Do these enclaves represent a threat?
Mallory Schneuwly: On the current scale, they do not represent a real danger. But we must be vigilant about the directions that these enclaves can take and the actions that they generate. If you’re a community that simply wants to live apart and not have contact with the political authorities, that doesn’t do any harm. It’s problematic for the authorities, it’s problematic for the neighborhood, but it’s not problematic for the rule of law. On the other hand, it becomes a problem if you have an enclave that puts itself in opposition to society, that wants to fight it, that wants to establish other rules and norms. An example is young people who listen to music in public parks who then go and start vandalising the butcher shop because it sells pork. There it becomes more problematic because issues develop into enclave-based activism. The attitude towards society is what determines the level of danger.
In the name of French secularism, Macron expressed his determination to “build an Islam that can be at peace with the French Republic,” to train imams locally, to limit access to private Islamic schools, and to strictly control the activities of cultural and sports associations. Might Bern and the Swiss cantons take up similar initiatives?
Mallory Schneuwly: There are political parties that would like to have more control over imams or mosques’ preaching, training and financing. But this will not be possible if Muslim communities in Switzerland remain legally organised as civic associations, because then control is a matter of private law and not public law. It’s a bit of a paradox that we have in Switzerland. We want to control the mosques more, but to do so, we must give them more legal rights – and we don’t want to do that. After the parliament in the [French-speaking canton of] Neuchâtel passed a law allowing for the legal recognition of religious communities [including Islam], [centre-right and right-wing parties] threatened to launch popular initiatives against the legislation.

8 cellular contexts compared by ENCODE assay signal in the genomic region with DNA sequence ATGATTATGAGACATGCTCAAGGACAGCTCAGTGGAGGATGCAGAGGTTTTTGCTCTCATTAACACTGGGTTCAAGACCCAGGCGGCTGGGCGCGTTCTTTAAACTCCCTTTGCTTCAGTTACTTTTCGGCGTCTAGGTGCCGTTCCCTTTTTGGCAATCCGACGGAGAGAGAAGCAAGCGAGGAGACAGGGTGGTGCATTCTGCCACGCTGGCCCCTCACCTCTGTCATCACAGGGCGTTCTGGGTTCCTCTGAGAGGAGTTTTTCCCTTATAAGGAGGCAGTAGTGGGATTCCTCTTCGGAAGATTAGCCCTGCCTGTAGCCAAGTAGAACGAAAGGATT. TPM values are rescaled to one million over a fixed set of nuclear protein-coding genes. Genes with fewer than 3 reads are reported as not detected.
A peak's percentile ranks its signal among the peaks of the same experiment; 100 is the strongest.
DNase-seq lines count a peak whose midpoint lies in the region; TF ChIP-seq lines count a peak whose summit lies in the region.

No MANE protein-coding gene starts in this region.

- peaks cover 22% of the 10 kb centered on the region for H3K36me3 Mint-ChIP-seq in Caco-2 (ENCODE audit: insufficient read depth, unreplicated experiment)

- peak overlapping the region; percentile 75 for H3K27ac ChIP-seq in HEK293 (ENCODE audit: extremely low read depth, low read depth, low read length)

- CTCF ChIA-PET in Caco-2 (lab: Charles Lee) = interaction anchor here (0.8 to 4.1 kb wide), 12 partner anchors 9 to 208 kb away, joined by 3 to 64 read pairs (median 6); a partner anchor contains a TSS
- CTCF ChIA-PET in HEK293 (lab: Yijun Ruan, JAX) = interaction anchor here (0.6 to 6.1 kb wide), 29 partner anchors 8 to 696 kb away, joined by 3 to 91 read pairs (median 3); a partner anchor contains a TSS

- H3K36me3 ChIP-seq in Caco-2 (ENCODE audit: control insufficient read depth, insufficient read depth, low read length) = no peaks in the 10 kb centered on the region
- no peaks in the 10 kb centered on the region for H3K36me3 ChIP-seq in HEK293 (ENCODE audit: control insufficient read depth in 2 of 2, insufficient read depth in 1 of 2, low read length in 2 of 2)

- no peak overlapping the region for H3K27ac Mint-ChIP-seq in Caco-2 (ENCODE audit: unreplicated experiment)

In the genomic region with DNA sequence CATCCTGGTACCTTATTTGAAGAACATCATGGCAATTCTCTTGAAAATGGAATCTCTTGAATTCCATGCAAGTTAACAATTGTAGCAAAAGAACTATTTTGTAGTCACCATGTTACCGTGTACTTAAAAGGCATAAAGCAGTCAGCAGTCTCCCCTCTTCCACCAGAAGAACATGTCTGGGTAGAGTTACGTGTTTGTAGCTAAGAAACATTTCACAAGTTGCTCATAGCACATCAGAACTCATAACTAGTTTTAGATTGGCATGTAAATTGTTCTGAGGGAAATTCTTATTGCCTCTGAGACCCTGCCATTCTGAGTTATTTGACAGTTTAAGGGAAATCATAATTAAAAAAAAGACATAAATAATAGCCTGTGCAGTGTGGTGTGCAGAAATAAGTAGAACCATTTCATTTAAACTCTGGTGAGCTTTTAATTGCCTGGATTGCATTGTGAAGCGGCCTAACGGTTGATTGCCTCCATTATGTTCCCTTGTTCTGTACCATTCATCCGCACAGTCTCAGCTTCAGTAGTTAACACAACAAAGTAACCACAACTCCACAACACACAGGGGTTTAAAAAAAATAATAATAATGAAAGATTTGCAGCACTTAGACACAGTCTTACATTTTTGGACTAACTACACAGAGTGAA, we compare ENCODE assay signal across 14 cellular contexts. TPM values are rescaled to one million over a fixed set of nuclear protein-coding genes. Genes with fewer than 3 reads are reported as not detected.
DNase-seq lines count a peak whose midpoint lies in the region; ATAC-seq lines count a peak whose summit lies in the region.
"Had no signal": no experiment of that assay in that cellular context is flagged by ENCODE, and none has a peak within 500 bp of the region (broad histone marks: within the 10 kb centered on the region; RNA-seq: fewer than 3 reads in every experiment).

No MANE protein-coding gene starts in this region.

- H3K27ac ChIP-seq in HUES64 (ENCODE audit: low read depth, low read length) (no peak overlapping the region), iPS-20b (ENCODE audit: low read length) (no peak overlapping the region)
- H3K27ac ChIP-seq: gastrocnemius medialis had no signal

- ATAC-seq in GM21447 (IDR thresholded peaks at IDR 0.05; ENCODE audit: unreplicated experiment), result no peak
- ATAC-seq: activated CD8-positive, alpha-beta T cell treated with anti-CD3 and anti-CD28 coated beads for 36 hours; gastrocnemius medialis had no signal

Some observers have said there could be an electoral agenda behind Macron’s plan for reforming Islam. Does the existence of direct democracy in Switzerland prevent politicians from playing the same game?
Mallory Schneuwly: Clearly, the two countries are on an equal footing here: in Switzerland, during election and vote campaigns, we see political parties playing up questions of immigration, religion, violence against minors…emotional subjects that get people worked up. Several cantons will have elections next year, and in March the whole country will vote on banning the burqa. Our political system based on direct democracy can limit unhealthy tactics by [individual] politicians. But what happened during the minaret initiative or the images of women in niqab on campaign posters is a way of playing on emotions. It’s very much the same game.